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June 2, 2016

FreedomWorks explains why GOP opposition to federal sentencing reform is "unreasonable"

Writing at FreedomWorks, Jason Pye has this lengthy posting headlined "The Unreasonable Opposition to Justice Reform in the Senate," which gets started this way (with links in the original):

Recently, Sen. Tom Cotton (R-Ark.) gave a speech at the Hudson Institute in Washington, in which he offered his case against the justice reform effort in Congress led by conservatives like Sen. Mike Lee (R-Utah), Sen. Tim Scott (R-S.C.), and Rep. Raul Labrador (R-Idaho).  Apparently unaware of the efforts of more than 30 states, including several traditionally Republican states, Cotton ridiculously labeled the federal push as "criminal leniency."

FreedomWorks has already responded to some of Cotton's hyperbolic statements on justice reform. Unfortunately, even after proposed legislation was improved to address the concerns of a handful of senators, Cotton doubled down on his opposition in his speech. Some of the more egregious comments from his speech are in italics below, immediately followed by a response to set the record straight.

"These policies are not merely wrong. They are dangerous. They threaten a return to the worst days of the 1990s, when law-abiding citizens lived in fear of their lives. Indeed, we may be living through the leading edge of a new crime wave. Over the last two years, murders across 56 of our largest cities are up 17 percent. The numbers are even more shocking in some cities. In Chicago, murders jumped 70 percent in the first quarter of this year alone. In Las Vegas, 81 percent. In Long Beach, 125 percent."

These are deceptive words, to say the least. As Cotton mentioned, crime rates have declined significantly since the early 1990s. Pew Research found that gun-related homicides, including suicides, declined by 31 percent between 1993 and 2014. Excluding suicides, the figure is closer to 49 percent. Over the same period, the nonfatal firearm crime victimization rate declined by nearly 75 percent. A separate report released in 2013 noted that the public was largely unaware that violent crime was on the decline.

There has been much made of a "new crime wave," but it is difficult for anyone to make such a statement based on a short-term look at the data. The Federal Bureau of Investigation (FBI) publishes annual reports on crime data that offers more context and insight, rather than anecdote. Even in the midst of the decline in crime rates, the United States experienced two consecutive years in which homicide rates increased, 2005 and 2006. In 2007, the homicide rate began to decline again.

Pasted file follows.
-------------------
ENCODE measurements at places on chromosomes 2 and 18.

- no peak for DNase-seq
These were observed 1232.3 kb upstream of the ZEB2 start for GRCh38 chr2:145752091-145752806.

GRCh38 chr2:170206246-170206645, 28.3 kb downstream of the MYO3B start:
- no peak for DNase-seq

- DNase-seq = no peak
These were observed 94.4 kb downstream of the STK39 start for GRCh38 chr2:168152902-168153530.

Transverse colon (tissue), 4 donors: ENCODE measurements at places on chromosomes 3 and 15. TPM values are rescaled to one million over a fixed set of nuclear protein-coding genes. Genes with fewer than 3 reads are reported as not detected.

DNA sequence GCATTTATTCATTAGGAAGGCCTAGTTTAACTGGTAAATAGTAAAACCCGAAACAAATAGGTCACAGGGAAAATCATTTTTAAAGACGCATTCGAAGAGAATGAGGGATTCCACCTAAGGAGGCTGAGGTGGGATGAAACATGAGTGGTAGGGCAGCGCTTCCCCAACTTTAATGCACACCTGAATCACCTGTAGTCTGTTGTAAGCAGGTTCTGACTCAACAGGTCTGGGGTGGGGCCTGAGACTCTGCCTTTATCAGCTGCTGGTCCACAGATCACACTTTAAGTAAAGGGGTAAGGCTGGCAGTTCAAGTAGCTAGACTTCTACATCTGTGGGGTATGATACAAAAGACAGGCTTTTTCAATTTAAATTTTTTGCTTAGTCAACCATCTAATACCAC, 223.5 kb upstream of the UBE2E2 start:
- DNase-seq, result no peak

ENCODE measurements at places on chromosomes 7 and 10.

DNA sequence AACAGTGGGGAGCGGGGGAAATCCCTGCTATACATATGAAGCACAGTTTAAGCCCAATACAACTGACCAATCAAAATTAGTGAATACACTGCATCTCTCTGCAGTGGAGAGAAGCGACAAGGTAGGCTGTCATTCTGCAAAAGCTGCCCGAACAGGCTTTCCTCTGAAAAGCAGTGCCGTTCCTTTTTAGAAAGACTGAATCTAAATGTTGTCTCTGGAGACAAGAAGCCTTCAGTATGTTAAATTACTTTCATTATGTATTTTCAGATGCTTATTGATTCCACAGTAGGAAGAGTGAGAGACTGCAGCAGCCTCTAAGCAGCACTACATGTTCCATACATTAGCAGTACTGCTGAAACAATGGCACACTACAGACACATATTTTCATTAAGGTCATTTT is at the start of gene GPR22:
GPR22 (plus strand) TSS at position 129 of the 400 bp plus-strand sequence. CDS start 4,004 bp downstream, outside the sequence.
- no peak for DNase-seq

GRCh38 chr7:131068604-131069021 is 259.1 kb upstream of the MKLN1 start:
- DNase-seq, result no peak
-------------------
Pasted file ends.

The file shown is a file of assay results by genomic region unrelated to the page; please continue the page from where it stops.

According to the last two full-year reports, crime continued to decline, almost across the board. In 2013, crime, including homicides and other violent crime, was down. The downward trend continued in 2014. The FBI hasn't released data for all of 2015; the report is not due for a few more months. The Brennan Center released a preliminary analysis of crime rates in 2015 and found that the "new crime wave," as Cotton puts it, does not exist. But even if the overall crime rate increased, it does not mean that there is some new crime wave. Again, 2005 and 2006 proved to be outliers, and 2015, if the crime rate does rise, may be just that.

June 2, 2016 at 09:15 AM | Permalink


Frankly surprised a freshman Senator with one previous term in the House would be so vocal against something sponsored by the leadership. He's well educated, but I guess he's pandering to what he believes is his constituency, much like Sessions.

Posted by: Fat Bastard | Jun 2, 2016 11:39:06 AM

Cotton is pandering pure and simple. Unfortunately, hyperbolic statements get votes.

Posted by: Darn Cotton | Jun 2, 2016 12:08:32 PM

It would be fascinating to know from where and how Sen. Cotton gets his "facts." Does he go hunt for the facts he wants or are they fed to him? Or does his normal perusal of the news slant that way? Maybe someone is constantly in his ear about these facts. There is one study at least that found lawmakers get their facts from the media. Who controls who? Who controls the law?

Posted by: George | Jun 3, 2016 12:48:09 AM

We must be mindful not to "Cotton" to the mindless dribble of the Senator.

Posted by: MidWestGuy | Jun 3, 2016 8:30:19 AM

We must be mindful not to "Cotton" to the mindless dribble of the Senator.

Posted by: MidWestGuy | Jun 3, 2016 8:30:20 AM

The conservatives who advocate sentencing reform are admiral, except for their true intentions, if the cost to incarcerate wasn't high, many fiscal conservatives which freedomworks is wouldn't rally around it. Why is the cost high, well its certainly not luxury for the inmate, but staff salaries, and medical costs are frequent. If conservatives had their way in which, staffing was reduced,folks were left to die for simple medical conditions or even serious ones in old age, then the desire to reform may be less. In less developed country it doesn't cost as much to incarcerate, of course due process may be lacking, then again punishment for certain crimes that don't have serious harm to a victim may be much less.

Posted by: pat hunt | Jun 4, 2016 4:35:12 AM

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